Can you imagine our Lord Jesus Christ doing this? Why then the world would have conquered him. But he conquered the world in that he would not employ in the slightest degree this form of power. He might have gathered a troop about him, and his heroic example, together with his miraculous power, must soon have swept away the Roman empire, and converted the Jew; and then across Europe and Asia and Africa his victorious legions might have gone trampling down all manner of evil, and with the cross for his banner and the sword for his weapon, the idols would have fallen, and the whole world must have been made to bow at his feet. But no, when Peter takes out the sword, he says, “Put up thy sword into its sheath, they that take the sword shall perish with the sword.” Well did he say, “My kingdom is not of this world, else would my servants fight.”

And he might if he had pleased have allied his church with the state, as his mistaken friends have done in these degenerate times, and then there might have been penal laws against those who dared dissent, and there might have been forced contributions for the support of his church and such like things. You have read, I dare say, of such things being done, but not in the Gospels, nor in the Acts of the Apostles. These things are done by those who forget the Christ of God, for he uses no instrument but love, no sword but the truth, no power but the Eternal Spirit, and, in the very fact that he put all the worldly forces aside, he overcame the world.

From a sermon by Charles Haddon Spurgeon entitled "Christ, The Overcomer Of The World," delivered December 3, 1876. Image by Steve Dunleavy on Flickr under Creative Commons License.

Monday, September 10, 2012

More Than A Mere Man

There are certain persons who deny the godhead of our Lord and yet think well of Jesus as a man; indeed, they have uttered many highly complimentary things with regard to his character: but I wonder it should not strike them that there is a great deal of assumption, presumption, pride, egotism, and all that style of folly in this man if he be nothing more than a man. For what good man whom you would wish to imitate would say to others “Be of good cheer: I have overcome the world.” This is altogether too much for a mere man to say.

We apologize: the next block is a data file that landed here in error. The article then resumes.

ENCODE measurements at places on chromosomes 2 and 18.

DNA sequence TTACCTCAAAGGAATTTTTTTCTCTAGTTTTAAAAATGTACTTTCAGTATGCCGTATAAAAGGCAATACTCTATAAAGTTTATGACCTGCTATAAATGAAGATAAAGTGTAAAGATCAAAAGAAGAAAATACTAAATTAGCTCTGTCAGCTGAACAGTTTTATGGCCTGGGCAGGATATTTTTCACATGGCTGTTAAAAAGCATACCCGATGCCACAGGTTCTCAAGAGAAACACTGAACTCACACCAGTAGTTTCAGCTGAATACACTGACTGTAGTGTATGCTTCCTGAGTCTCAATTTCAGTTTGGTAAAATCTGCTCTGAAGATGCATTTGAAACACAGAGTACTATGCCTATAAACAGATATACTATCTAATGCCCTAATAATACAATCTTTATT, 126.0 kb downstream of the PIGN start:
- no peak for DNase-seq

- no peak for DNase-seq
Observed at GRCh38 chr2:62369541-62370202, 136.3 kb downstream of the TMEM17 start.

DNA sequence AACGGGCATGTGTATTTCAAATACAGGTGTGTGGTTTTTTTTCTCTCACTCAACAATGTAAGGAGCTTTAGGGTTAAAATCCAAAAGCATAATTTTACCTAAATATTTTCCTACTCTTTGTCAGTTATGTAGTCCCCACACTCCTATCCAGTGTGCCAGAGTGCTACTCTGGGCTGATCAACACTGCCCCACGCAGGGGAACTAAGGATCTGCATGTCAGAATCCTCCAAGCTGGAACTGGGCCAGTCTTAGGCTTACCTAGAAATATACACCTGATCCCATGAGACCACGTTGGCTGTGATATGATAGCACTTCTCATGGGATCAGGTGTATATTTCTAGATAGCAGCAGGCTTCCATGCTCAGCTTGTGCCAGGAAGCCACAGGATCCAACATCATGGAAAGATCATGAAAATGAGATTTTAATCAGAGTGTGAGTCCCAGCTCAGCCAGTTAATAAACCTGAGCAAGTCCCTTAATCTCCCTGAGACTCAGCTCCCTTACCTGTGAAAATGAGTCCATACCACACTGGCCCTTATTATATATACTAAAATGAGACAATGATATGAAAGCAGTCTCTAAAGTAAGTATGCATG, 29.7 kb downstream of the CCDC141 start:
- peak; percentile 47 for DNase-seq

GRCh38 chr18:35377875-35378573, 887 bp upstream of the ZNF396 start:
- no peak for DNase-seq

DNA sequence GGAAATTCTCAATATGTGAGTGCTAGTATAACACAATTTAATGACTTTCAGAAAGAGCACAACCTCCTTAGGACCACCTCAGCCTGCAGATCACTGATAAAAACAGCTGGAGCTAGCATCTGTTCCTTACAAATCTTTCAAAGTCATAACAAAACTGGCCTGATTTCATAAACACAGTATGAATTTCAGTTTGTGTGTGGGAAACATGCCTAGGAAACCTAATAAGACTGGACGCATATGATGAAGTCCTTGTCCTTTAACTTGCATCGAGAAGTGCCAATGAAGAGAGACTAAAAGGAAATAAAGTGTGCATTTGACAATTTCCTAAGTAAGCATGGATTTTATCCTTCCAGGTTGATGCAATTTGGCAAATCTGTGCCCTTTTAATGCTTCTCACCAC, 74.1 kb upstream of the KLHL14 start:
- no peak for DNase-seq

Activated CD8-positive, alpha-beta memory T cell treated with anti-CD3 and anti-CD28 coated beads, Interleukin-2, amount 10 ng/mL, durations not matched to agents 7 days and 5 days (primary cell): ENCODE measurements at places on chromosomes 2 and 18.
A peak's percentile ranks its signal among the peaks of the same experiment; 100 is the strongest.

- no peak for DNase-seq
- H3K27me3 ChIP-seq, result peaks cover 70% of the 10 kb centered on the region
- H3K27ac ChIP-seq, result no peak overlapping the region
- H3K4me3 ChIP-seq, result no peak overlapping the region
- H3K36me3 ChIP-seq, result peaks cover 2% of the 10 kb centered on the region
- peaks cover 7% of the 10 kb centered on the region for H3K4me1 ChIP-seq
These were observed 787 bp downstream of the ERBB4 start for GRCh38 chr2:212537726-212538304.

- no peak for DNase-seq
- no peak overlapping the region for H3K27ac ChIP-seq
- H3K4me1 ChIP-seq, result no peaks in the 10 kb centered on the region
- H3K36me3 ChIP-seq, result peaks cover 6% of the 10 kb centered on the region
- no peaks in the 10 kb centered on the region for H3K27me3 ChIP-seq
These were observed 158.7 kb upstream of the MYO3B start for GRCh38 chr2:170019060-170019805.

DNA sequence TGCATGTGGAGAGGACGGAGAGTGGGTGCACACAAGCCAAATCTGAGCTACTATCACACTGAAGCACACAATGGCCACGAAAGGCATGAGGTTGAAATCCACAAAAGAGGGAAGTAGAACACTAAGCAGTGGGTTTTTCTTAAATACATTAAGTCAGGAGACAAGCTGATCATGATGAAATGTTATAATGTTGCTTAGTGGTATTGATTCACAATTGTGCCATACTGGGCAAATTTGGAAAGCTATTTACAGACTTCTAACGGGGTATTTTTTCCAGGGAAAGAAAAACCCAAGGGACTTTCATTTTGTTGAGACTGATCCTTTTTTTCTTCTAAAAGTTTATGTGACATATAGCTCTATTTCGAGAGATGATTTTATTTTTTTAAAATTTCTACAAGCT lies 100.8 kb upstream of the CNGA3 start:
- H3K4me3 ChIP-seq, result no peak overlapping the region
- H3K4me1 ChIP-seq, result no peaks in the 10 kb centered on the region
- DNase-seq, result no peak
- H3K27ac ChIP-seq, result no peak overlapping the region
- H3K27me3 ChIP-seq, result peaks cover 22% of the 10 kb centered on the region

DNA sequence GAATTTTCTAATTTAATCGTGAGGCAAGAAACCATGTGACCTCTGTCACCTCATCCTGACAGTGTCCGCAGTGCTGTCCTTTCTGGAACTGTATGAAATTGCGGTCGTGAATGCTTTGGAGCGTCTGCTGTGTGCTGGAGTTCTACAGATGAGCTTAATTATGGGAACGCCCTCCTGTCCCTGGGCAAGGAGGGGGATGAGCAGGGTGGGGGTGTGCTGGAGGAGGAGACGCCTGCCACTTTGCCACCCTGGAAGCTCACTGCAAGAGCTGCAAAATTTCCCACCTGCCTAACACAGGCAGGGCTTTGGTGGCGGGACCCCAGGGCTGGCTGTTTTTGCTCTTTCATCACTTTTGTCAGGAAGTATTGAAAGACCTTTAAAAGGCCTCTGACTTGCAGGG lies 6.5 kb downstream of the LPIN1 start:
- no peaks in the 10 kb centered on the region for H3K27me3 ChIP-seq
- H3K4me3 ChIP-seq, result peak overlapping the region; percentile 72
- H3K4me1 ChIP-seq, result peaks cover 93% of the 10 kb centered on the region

The Lord Jesus Christ frequently spoke about himself and about what he has done, and commended himself to his disciples as one who was only a man and of a lowly mind could never have done. The Lord was certainly meek and lowly in heart, but no man of that character would have told others so. There is an inconsistency here which none can account for but those who believe him to be the Son of God. Understand him to be divine, put him in his true position as speaking down out of the excellency of his deity to his disciples, and then you can comprehend his so speaking, Yea, it becomes infinitely seemly and beautiful. Deny his Godhead, and I for one am quite unable to understand how the words before us, and others like them, could ever have fallen from his lips, for none will dare to say that he was boastful. Blessed be thou, O, Son of man, thou art also Son of God, and therefore thou dost not only speak to us with the sympathizing tenderness of a brother man, but with the majestic authority of the Only Begotten of the Father. Divinely condescending are thy words, “I have overcome the world.”

From a sermon by Charles Haddon Spurgeon entitled "Christ, The Overcomer Of The World," delivered December 3, 1876. Image by Steve Dunleavy on Flickr under Creative Commons License.